sustainable design meets vernacular chinese tradition in the well house

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well house combines space, nature and well-being

ATLAS Studio designed ‘Well house’, a group of wooden buildings in the 1,000-year-old Miao mountain village in Jiayi, China. Inspired by the region’s amorphous landscape and vernacular architecture, the end result takes the form of a structured, timber-framed complex of buildings that function as a modern wellness center. Hotel. The aim of the project was to preserve the local culture and follow a sustainable design strategy, while forming a space for physical and spiritual healing.

Miao Mountain Village in Jiayi | all images by ATLAS Studio

four wooden houses that connect with the environment

Due to site limitations, four separate houses were selected to build the hotel after demolishing the old house on site. Two of the wooden houses are provided for accommodation with nine guest rooms in total, the third is the visitor center and the fourth serves as the yoga center. In the process of forming the layout of these buildings, the design team followed some basic architectural disciplines, such as the modernization of the timber frame structure.

The Miao stilt building is a common dwelling structure, and the challenge of its construction technology is to use small pieces of wood to build larger-scale houses. Each building is structured to allow transparency and unimpeded interior and exterior views. Thus, the location of the windows played an important role in the interior design. Specifically, the nine guest rooms offer 270° ultra-wide-angle landscape views, allowing guests to connect with the natural landscape at all times.

sustainable design meets vernacular chinese tradition in the well house
the wooden houses of the Well Hotel stand on the narrow ridge

sustainable materials and interior design

The team took on some challenges in order to fit out five rooms on a narrow 20 meter long site and use an open space between the restaurant and the guest room, and manage to open double entrances on the left and to the right of the buildings. The old staircase was reinstalled for the entrances and the old demolished timber from the original site was reused to form an interior parquet floorg, following the principles of sustainability. As for the materials, the main structures are made of newly purchased fir wood, while the interior floor uses Yunnan volcanic slate, and the earth plaster and bluestone wall materials were purchased locally.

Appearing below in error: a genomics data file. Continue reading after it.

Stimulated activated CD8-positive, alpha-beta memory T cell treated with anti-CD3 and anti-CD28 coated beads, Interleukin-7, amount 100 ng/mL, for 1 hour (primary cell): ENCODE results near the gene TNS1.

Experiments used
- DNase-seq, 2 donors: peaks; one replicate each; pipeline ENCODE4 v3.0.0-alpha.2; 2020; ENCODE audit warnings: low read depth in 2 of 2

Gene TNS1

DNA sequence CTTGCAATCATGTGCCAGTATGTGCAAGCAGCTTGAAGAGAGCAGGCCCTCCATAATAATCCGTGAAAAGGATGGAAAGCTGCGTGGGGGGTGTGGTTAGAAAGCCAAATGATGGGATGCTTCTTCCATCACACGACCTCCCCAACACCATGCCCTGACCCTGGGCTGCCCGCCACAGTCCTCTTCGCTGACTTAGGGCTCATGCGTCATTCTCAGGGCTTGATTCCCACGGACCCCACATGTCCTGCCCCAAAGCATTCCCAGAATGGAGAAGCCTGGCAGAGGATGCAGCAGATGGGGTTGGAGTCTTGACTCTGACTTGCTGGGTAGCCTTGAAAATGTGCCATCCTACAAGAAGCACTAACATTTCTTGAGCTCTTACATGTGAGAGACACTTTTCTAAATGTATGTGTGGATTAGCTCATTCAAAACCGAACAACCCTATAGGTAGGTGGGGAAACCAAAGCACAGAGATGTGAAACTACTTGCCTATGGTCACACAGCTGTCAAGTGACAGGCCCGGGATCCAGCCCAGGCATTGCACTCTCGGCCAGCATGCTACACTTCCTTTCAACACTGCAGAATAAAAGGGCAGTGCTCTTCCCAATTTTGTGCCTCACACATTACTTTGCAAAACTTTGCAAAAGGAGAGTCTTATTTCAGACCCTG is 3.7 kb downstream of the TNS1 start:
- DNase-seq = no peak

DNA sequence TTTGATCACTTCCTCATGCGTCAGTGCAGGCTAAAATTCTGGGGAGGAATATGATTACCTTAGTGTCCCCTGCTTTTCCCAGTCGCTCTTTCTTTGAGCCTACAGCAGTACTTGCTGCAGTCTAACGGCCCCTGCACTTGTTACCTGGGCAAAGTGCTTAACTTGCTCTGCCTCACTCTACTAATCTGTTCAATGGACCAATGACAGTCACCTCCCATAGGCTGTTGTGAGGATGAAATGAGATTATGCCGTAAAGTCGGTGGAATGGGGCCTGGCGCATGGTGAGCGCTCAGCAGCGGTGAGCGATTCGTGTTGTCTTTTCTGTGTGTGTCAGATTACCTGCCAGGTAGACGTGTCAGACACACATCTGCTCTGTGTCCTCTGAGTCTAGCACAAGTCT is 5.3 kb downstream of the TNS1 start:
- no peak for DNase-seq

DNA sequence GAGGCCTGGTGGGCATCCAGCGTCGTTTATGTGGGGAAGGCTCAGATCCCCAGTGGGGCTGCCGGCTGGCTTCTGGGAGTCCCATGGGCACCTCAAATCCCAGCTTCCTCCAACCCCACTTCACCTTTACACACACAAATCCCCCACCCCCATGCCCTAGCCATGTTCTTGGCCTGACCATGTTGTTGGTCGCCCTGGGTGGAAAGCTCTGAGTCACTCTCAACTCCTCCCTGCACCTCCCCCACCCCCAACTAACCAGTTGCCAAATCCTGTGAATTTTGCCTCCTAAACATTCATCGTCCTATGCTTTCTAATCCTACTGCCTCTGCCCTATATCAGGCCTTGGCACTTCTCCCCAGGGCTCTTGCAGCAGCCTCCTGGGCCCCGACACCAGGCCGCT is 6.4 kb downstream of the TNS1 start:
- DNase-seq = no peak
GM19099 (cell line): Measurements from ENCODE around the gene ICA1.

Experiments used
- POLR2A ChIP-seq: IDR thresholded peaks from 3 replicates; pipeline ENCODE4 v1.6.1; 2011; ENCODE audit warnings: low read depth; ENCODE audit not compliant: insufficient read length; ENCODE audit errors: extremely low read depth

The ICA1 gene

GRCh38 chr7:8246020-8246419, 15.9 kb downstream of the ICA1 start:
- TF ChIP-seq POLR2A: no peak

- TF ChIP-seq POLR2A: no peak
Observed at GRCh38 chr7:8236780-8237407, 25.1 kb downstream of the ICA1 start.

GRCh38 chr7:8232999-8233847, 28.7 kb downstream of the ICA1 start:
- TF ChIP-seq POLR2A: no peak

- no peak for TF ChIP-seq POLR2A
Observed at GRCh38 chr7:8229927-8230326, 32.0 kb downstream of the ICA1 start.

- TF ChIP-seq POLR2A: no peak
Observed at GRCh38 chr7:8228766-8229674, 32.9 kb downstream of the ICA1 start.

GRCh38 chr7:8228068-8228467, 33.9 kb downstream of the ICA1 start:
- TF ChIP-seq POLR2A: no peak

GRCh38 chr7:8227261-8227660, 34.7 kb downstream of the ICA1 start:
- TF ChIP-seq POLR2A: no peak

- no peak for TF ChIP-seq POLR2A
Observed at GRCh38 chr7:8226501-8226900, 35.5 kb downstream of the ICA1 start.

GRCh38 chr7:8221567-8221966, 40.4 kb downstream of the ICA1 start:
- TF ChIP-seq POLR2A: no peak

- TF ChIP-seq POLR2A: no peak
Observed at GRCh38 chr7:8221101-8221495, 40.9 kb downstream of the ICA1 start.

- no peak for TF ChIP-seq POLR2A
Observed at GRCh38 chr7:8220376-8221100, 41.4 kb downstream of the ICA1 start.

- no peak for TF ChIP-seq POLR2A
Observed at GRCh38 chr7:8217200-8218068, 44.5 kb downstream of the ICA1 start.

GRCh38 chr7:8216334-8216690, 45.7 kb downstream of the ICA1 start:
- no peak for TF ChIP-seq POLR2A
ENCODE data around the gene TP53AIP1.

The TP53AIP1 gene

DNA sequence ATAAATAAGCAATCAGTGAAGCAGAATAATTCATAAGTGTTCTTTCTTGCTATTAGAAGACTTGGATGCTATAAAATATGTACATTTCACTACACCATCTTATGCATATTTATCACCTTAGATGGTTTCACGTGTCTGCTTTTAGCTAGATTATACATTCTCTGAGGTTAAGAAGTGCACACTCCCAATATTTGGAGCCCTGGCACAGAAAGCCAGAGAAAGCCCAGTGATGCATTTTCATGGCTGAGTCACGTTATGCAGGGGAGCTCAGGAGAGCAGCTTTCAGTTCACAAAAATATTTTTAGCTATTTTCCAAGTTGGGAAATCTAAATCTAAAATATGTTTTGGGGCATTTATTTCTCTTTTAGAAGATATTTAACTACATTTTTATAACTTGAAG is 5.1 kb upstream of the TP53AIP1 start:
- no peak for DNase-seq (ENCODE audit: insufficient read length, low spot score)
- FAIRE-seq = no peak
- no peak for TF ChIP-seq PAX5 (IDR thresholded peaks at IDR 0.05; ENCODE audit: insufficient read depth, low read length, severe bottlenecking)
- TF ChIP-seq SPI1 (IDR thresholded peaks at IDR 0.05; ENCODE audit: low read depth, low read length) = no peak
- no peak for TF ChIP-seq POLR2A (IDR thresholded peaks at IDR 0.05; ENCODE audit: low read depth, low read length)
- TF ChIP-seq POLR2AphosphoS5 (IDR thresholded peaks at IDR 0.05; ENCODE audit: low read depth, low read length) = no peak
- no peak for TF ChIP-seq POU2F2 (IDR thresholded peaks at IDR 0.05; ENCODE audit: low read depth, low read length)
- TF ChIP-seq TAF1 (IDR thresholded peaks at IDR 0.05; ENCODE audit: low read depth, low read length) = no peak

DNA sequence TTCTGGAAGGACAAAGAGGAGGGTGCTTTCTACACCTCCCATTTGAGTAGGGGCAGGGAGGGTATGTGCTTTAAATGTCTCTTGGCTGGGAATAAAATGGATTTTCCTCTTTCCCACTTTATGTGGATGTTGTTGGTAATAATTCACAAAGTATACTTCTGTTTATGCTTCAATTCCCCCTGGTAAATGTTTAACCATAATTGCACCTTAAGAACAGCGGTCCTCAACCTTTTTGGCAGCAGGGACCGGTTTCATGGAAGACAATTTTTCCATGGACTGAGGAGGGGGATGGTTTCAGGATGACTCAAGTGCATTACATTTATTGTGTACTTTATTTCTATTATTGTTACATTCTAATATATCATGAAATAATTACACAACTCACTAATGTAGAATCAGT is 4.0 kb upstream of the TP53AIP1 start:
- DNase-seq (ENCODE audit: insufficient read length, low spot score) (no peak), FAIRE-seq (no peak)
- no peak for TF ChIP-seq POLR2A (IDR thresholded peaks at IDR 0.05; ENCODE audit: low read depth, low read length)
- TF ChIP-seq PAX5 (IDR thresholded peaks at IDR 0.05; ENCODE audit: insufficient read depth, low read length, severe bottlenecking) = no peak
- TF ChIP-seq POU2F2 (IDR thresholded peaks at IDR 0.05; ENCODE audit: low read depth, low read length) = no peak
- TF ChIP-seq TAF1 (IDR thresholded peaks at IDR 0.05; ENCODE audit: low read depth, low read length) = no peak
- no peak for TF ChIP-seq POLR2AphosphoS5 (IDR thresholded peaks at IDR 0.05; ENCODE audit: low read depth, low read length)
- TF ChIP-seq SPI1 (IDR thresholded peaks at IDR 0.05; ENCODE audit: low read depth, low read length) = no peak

Blue stones, wooden piles and laser-cut metal elements were selected. Finally, carefully planned heat and sound insulation covers every room, providing a comfortable living experience. The environmental signage system has been placed in such a way as to harmoniously coexist and integrate into the environment. Adding to the rest of the design details, a spacious bathtub on the balcony gives guests the opportunity to relax body and mind as they immerse themselves in the fresh air and beautiful scenery of the calm mountains. The design of the hotel was an effort to ‘to recall the silent unison between man and nature’ and to provide a healing experience in the relaxing and calm environment of the forest, comments the ATLAS team.

sustainable design meets vernacular chinese tradition in the well house
the Well hotel with a view of the surrounding rice fields

well house is in A dialogue with the local community

The current project aims to connect local culture and traditional craftsmanship with modern design. The return to a simpler rural life offers healthy and sustainable ideas for the architectural process. For the workshop, ‘sustainability means an attitude of humility’. Different natural resources contribute to a different outcome and require more inclusive design strategies, as well as various cultural integration development approaches. In addition to the sustainable pursuit of preserving local culture, the project focuses on exploring and regenerating the lifestyle of southeastern Guizhou, to build a dialogue between modernity and tradition, opening up the multidimensional perspective of ethnic culture in contemporary development.

sustainable design meets vernacular chinese tradition in the well house
the modern wooden frame structure of the facade

sustainable design meets vernacular chinese tradition in the well house
small pieces of wood create the modern look of the house

sustainable design meets vernacular chinese tradition in the well house
the main structures of the building are made of fir wood

sustainable design meets vernacular chinese tradition in the well house
the layout of the interior provides a comfortable living experience

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Rozella J. Cook